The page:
- Paperback: 226 pages
- Publisher: Rosenfeld Media; 1st edition (May 2, 2008)
- Language: English
- ISBN-10: 9781933820248
- ISBN-13: 978-1933820248
- ASIN: 1933820241
- Package Dimensions: 9 x 6 x 0.7 inches
- Shipping Weight: 1 pounds
- Average Customer Review: 106 customer reviews
- Amazon Best Sellers Rank: #932,278 in Books (See Top 100 in Books)
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Web Form Design: Filling in the Blanks Paperback – Color, May 2, 2008
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Luke shares his secrets in this book, which should be required reading for every graphic designer, project manager, interaction designer, or usability researcher who might ever work on a Web form. Web Form Design is that rare book capable of transforming the way an entire field does its business. --Communication Arts
Luke Wroblewski has written one of the best books on user experience and web usability that I have read for some time. It deserves a place on every user experience or web designer's bookshelf. --The Designer's Review of Books
I highly recommend this book for both new and veteran web designers. It will help you to think more strategically about web forms, which will make them more successful. Your clients and their customers will benefit from your newfound knowledge and you'll feel like a genius. --Viget Labs
About the Author
Luke Wroblewski is currently Senior Principal of Product Ideation & Design at Yahoo! Inc. and Principal of LukeW Interface Designs, a product strategy and design consultancy he founded in 1996. Luke has authored a book on Web interface design principles titled Site-Seeing: A Visual Approach to Web Usability and numerous articles on design methodologies, strategies and applications including those featured in his own online publication: Functioning Form. He is also a frequent presenter on topics related to Web startegy and design and a former member of the board of directors of the Interaction Design Association. Previously, Luke was the Lead Interface Designer of eBay Inc.'s platform team. At eBay, he led the strategic and interaction of new consumer products (including Kijiji and eBay Express) and internal tools and processes including design pattern and creative asset management systems. Luke also taught interface design courses in the Graduate School of Library and Information Science at the University of Illinois at Urbana-Champaign and worked as a Senior Interface Designer at the National Center for Supercomputing Applications (NCSA), birthplace of the first popular graphical Web browser, NCSA Mosaic.
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In other words, the goal of the book is to optimize forms for novices, not necessarily for proficient users. In itself, this goal is laudable, however, it ought to have been made explicit. As things stand, it is uncertain if all or which parts of the advice applies to forms whose users interact with them regularly and know them well.
By the standard of this book, complex forms are a mistake. And this may well be true for public facing sites. The situation is different for in-house applications that incidentally have a browser-based user interface. On these, unfortunately, the book remains silent.
I'd like to have seen a discussion of interactive controls beyond the native HTML text fields, drop downs, check and radio boxes. I'd like to have read how to make the best of fluid or elastic page layouts, as it is, all examples assume fixed-width layouts. A chapter on the construction of forms using semantic HTML and CSS wouldn't have been out of place either.
What's missing most of all is an extended case study that goes through all the stages of designing a realistically complex form.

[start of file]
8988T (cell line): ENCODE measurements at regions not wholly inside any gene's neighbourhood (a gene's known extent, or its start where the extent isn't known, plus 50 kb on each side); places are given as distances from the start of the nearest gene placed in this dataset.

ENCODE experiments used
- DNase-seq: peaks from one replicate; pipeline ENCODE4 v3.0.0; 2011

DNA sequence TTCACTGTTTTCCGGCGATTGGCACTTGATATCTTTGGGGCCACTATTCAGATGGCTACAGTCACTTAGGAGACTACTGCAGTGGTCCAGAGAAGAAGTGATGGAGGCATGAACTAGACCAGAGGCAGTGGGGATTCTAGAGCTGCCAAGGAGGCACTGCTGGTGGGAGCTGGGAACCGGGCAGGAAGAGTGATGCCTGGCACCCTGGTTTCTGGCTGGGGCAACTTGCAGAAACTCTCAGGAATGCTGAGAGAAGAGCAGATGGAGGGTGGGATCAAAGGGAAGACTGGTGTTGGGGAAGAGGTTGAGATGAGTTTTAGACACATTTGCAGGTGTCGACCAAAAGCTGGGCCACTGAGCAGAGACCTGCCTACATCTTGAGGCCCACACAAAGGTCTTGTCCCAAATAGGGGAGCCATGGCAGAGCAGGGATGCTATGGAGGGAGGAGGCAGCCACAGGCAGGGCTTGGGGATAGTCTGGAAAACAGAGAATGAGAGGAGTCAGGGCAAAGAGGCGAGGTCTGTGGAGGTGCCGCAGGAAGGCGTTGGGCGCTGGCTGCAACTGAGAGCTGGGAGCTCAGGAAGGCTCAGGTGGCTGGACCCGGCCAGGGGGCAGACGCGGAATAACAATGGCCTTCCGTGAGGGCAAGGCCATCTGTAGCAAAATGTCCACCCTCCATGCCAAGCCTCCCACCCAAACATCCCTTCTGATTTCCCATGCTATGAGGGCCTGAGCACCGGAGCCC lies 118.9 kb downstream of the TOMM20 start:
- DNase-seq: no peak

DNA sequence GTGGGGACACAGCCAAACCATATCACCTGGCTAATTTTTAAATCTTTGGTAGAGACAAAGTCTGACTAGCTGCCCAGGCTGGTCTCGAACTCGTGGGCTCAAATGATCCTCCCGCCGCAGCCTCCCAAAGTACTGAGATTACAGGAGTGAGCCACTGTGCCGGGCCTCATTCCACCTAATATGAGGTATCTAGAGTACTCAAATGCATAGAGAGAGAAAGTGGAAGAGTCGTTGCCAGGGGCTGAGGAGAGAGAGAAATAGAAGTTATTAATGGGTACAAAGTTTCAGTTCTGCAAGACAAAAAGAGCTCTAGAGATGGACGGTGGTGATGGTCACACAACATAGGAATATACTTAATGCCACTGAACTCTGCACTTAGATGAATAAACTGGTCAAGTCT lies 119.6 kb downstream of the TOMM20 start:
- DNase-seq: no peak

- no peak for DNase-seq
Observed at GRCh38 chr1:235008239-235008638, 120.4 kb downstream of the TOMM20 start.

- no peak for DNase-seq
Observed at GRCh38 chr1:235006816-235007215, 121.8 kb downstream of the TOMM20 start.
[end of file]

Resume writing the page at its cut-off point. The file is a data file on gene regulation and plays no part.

After all this criticism, I'd like to point out that what is there in the book is very solid. As things stand, though, there remains much to be said.
The author gives a pretty robust tour of the world of forms. I particularly liked his more high-level musings - in particular, that forms are designed from the inside out (i.e., by the company to fill databases) but completed by real users, with their own goals and feelings (mostly negative!).
There's also plenty of detail too. in fact, that's actually one thing I didn't like about the book. Wroblewski seems very intent on categorizing each and every type of form or form element - "exposed within selection-dependent inputs" is just one example. It's very easy to get lost in the trees here.
Another thing I didn't like was his argument style. His real bias seems to be toward the "elegant" or "logical" solution (maybe this comes from his graphic designer background). Though he talks a lot about usability tests, eye-tracking studies, etc., he seems to pick and choose a little from among them.
One thing he seems genuinely oblivious to is recognizing simple web standards. In other words, some of his solutions seem "logical" or "neat," but fly in the face of what's already out there, the things that the average user is familiar with and expects.
I preferred Forms that Work: Designing Web Forms for Usability (Interactive Technologies) to this one.
And so Luke Wroblewski begins his new book on web form design with a canon shot across the bow, providing just the air cover and ammunition interaction designers need; and every review, including this one, is going to begin with a first impression of the book.
Mine was: Boffo.
(bof·fo (bf) Slang, adj.: Extremely successful; great.)
Wroblewski opens "Web Form Design" with an exploration, from a strategic perspective, of why users interact with forms. News flash: It's not because we like to. It may seem obvious, but the truth is, interaction designers need to confront the truth that a user's goal is to get to some successful outcome on the other side of a form - as quickly and painlessly as possible. We want our iPhone, tax return, or account with Facebook. We don't want to fill out forms.
"Forms suck. If you don't believe me, try to find people who like filling them in. You may turn up an accountant who gets a rush when wrapping up a client's tax return or perhaps a desk clerk who loves to tidy up office payroll. But for most of us, forms
are just an annoyance. What we want to do is to vote, apply for a job, buy a book online, join a group, or get a rebate back from a recent purchase. Forms just stand in our way."